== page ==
BP Energy Outlook summary:
The BP Energy Outlook explores the forces shaping the global energy forces shaping the global energy transition out to 2040 and the key uncertainties surrounding that transition. Insights from the Outlook help shape our strategic thinking.
The demand for energy continues to grow – largely driven by increasing prosperity in fast growing developing economies. In the evolving transition scenario, the rate of this growth however is slower than in the previous 20 years, as the world increasingly learns to produce more with less energy. Despite this, a substantial proportion of the world’s population in 2040could live in countries where the average energy consumption per personis relatively low.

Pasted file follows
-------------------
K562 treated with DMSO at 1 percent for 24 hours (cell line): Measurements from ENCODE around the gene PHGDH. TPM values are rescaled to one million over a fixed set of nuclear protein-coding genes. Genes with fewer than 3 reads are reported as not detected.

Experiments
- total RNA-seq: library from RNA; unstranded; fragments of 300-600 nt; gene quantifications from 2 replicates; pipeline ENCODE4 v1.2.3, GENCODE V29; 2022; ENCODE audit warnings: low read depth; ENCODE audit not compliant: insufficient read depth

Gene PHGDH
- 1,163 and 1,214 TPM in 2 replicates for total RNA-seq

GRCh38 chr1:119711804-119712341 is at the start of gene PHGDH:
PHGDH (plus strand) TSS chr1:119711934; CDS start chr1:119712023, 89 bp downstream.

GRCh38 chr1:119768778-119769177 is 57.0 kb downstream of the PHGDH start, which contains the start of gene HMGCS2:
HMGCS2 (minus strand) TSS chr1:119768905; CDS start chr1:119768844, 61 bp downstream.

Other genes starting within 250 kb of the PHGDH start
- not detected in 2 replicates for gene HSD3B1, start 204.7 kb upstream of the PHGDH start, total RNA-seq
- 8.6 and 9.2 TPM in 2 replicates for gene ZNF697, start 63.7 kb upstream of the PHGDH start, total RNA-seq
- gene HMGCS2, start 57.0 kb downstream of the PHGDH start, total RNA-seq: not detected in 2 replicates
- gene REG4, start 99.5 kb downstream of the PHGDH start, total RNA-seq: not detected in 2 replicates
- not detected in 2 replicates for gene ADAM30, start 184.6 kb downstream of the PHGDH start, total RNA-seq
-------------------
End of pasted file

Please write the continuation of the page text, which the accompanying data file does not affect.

Renewables are now the fastest-growing energy source in the world today and in our evolving transition scenario we estimate that they could account for 15% of all energy consumption in 2040 – and in other scenarios more. That said, oil and gas could meet at least 50% of the world’s energy needs in 2040 – even in a scenario consistent with the Paris goals, with the share of gas growing, aided by increasing use of carbon capture, use and storage.
Gas offers a cleaner alternative to coal for power generation and can lower emissions at scale. It also provides a valuable partner for renewables intermittency, delivers heating at the hightemperatures required by industry and is increasingly used in transportation. Across our scenarios, gas grows robustly, overtaking coal as the second-largest source of energy by 2030.
Oil demand grows for the next 10 years in our evolving transition scenario, before gradually levelling out due to factors such as accelerating gains in vehicle efficiency and greater use of
biofuels, natural gas and electricity. The largest source of oil demand growth is the non-combusted use of oil, for example as a feedstock for petrochemicals.